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Sample records for hifu treatment planning

  1. Modeling pressure distribution and heat in the body tissue and extract the relationship between them in order to improve treatment planning in HIFU

    CERN Document Server

    Hajian, Saeed Reza; Pouladian, Majid; Hemmasi, Gholam Reza

    2016-01-01

    In high intensity focused ultrasound (HIFU) systems using non-ionizing methods in cancer treatment, if the device is applied to the body externally, the HIFU beam can damage nearby healthy tissues and burn skin due to lack of knowledge about the viscoelastic properties of patient tissue and failure to consider the physical properties of tissue in treatment planning. Addressing this problem by using various methods, such as MRI or ultrasound, elastography can effectively measure visco-elastic properties of tissue and fits within the pattern of stimulation and total treatment planning. In this paper, in a linear path of HIFU propagation, and by considering the smallest part of the path, including voxel with three mechanical elements of mass, spring and damper, which represents the properties of viscoelasticity of tissue, by creating waves of HIFU in the wire environment of MATLAB mechanics and stimulating these elements, pressure and heat transfer due to stimulation in the hypothetical voxel was obtained. Throu...

  2. Intercostal HIFU Treatment: A Tissue Phantom

    Science.gov (United States)

    Illing, Rowland O.; Kennedy, James E.; ter Haar, Gail R.

    2005-03-01

    High-intensity focused ultrasound (HIFU) when used clinically to treat liver and kidney tumours is often directed between the ribs. This paper details the construction of a tissue phantom, incorporating ribs, and its use to assess the clinical safety of HIFU exposures. The prefocal, acoustic side-lobes of the ultrasonic beam were studied with and without rib interference, and thermocouples used to assess in-situ temperature changes. The results show that there are implications in regards to the safety of clinical treatment, should the operator be unaware of the characteristics of the transducer being used.

  3. HIFU as a Neoadjuvant Therapy in Cancer Treatment

    Science.gov (United States)

    Zhong, P.; Xing, F.; Huang, X.; Zhu, H.; Lo, H. W.; Zhong, X.; Pruitt, S.; Robertson, C.

    2011-09-01

    To broaden the application spectrum of HIFU in cancer therapy, we performed a pilot experiment to evaluate the potential of using HIFU as a neoadjuvant therapy prior to surgery. Mice bearing wild-type B16F10 melanoma inoculated subcutaneously were either untreated (control) or treated by HIFU, CPA-7 or HIFU+CPA-7 before surgical resection of the primary tumor two days after HIFU treatment. The animals were then followed for four weeks or up to the humane endpoint to determine local recurrence, distant metastasis, and survival rate. The results demonstrate that animals treated by HIFU+CPA-7 (which is a small molecule that suppresses STAT3 activity) had a significantly lower recurrence rate, and slower growth of the recurrent tumor, with concomitantly higher survival rate, followed by those treated with CPA-7 and HIFU, respectively. Immunological assays revealed that CPA-7 treatment could significantly lower STAT3, and subsequently, Treg activities. In particular, the combination of HIFU and CPA-7 can induce a much stronger anti-tumor immune response than HIFU or surgery alone, as assessed by CTL and IFN-γ secretion. Overall, our results suggest that HIFU in combination with immunotherapy strategies has the potential to be used as a neoadjuvant therapy to prime the host with a strong anti-tumor immune response before surgical resection of the primary tumor. This multimodality, combinational therapy has the potential to greatly broaden the range of HIFU applications in cancer therapy with lower tumor recurrence and improved survival rate.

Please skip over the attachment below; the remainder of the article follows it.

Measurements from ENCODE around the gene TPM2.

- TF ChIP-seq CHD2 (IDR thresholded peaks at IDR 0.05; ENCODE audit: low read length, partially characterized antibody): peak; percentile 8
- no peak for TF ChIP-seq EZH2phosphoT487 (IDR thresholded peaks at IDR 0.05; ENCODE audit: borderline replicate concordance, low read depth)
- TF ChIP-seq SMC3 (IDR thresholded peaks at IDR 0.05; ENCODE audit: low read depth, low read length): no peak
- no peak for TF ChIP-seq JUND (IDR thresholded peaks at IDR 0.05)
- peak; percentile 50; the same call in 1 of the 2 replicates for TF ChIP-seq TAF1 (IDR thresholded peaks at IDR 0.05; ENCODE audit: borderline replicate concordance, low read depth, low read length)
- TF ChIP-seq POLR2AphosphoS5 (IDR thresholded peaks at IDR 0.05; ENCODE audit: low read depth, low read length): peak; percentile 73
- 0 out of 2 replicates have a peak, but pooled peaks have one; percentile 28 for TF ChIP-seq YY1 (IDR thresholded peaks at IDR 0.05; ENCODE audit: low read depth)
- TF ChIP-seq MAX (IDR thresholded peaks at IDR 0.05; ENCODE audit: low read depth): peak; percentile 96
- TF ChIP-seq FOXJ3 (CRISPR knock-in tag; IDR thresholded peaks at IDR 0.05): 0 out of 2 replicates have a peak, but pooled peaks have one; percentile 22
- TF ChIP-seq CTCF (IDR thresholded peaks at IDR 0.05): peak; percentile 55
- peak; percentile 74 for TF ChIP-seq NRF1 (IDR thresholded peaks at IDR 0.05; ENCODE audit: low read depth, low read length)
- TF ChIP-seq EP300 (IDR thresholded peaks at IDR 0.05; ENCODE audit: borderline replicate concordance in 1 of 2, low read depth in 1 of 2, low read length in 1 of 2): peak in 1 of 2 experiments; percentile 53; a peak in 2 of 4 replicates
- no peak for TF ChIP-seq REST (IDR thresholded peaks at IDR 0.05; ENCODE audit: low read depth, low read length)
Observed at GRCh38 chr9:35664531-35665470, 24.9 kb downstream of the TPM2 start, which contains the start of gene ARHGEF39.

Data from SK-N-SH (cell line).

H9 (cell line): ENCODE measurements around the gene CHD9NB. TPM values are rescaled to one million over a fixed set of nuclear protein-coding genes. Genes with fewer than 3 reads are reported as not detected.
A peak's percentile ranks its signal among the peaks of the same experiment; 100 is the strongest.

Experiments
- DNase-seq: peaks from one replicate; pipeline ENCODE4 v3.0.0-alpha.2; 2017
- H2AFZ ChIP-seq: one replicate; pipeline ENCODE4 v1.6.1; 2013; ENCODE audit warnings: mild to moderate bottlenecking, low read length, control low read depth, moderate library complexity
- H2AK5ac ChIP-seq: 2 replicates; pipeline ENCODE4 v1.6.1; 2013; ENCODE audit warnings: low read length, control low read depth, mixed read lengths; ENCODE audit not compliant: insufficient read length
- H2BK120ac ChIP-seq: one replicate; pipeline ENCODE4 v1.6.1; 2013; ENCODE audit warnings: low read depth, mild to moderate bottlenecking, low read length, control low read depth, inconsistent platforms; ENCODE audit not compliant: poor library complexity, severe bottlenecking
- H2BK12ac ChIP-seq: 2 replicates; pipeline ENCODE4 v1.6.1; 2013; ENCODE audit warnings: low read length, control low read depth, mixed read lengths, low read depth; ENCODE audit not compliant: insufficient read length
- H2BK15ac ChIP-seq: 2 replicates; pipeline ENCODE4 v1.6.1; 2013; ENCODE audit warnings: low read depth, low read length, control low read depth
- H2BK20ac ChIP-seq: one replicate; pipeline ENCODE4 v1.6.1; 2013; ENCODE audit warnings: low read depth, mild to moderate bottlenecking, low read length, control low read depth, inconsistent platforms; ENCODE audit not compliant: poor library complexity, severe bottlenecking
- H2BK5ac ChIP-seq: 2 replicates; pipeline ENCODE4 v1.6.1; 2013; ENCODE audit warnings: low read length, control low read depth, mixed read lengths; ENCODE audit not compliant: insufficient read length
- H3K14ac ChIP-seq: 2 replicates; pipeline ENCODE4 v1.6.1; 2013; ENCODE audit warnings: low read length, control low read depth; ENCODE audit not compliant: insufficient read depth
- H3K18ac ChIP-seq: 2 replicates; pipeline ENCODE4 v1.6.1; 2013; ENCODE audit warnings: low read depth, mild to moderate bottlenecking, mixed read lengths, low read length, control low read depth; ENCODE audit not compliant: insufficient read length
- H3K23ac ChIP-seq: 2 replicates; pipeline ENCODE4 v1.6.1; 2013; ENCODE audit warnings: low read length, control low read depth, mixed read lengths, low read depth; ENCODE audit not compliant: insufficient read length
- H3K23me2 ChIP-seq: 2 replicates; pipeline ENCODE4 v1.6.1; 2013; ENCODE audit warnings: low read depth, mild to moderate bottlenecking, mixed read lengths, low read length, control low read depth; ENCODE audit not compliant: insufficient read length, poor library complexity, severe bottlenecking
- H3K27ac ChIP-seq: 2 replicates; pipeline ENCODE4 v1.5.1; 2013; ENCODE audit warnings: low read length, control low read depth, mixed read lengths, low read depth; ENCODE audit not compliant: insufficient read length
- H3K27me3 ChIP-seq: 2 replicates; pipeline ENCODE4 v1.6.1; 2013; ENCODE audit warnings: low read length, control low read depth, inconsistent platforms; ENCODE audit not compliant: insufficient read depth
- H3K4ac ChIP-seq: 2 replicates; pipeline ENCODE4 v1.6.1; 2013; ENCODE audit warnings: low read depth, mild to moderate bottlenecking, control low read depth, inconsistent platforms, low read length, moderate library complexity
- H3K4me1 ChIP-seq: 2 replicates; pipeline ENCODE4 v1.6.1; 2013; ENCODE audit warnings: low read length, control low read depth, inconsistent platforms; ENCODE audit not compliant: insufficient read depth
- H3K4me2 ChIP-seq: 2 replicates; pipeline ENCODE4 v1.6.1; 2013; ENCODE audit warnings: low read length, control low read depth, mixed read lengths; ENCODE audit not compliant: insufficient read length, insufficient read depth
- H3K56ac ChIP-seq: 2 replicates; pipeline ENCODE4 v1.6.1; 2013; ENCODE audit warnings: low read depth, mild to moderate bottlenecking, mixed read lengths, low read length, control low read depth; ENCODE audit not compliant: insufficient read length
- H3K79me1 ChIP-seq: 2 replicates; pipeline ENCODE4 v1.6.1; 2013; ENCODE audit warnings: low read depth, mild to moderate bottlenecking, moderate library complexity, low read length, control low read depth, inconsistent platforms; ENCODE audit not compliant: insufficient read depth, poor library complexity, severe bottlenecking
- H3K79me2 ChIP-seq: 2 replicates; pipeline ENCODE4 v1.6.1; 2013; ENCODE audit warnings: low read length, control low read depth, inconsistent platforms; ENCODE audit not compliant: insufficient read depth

4. Development of HIFU Treatment for Lower Extremity Varicose Veins

    Science.gov (United States)

    Senoo, Naohiko; Ushijima, Hiroyuki; Suzuki, Jun; Yoshinaka, Kiyoshi; Deguchi, Juno; Takagi, Shu; Miyata, Tetsuro; Matsumoto, Yoichiro

    2011-09-01

    High-intensity focused ultrasound (HIFU) has recently been developed as a noninvasive therapeutic method. In our study, a novel noninvasive therapy with HIFU was proposed for occlusion of lower extremity varicose veins. The temperature increase caused by HIFU is used to occlude varicose veins. Occluded veins became fibrotic, resulting in complete recovery. Our final goal is the medical application of HIFU treatment for varicose veins. In this study, we attempted to occlude the veins of rabbits. Prior to venous occlusion experiments, the area heated by HIFU was investigated using bovine serum albumin (BSA) gel, which denatures at >70 °C. The results indicate that the size of the heated area mainly depends on intensity at the focal point and the exposure time. A tendency was also seen for the heated area to extend toward the transducer with increasing exposure time. In animal experiments, skin burns during HIFU exposure represented a critical problem. We therefore examined the safe range of HIFU intensities in abdominal exposure experiments before conducting venous occlusion experiments. The ultrasound frequency was 1.7 MHz. Intensity at the focal point was 900 W/cm2, and the exposure time was 20 s. Rabbits underwent chemical depilation and echo gel was applied to the exposed skin to fill the boundary gap. Target veins were compressed during HIFU exposure to avoid thermal dissipation, and hyaluronan water solution was injected between the veins and skin to maintain the distance between the skin and veins at ≥5 mm. Veins were then exposed to HIFU and occluded. The capability of HIFU treatment to occlude lower extremity varicose veins was verified by the present study.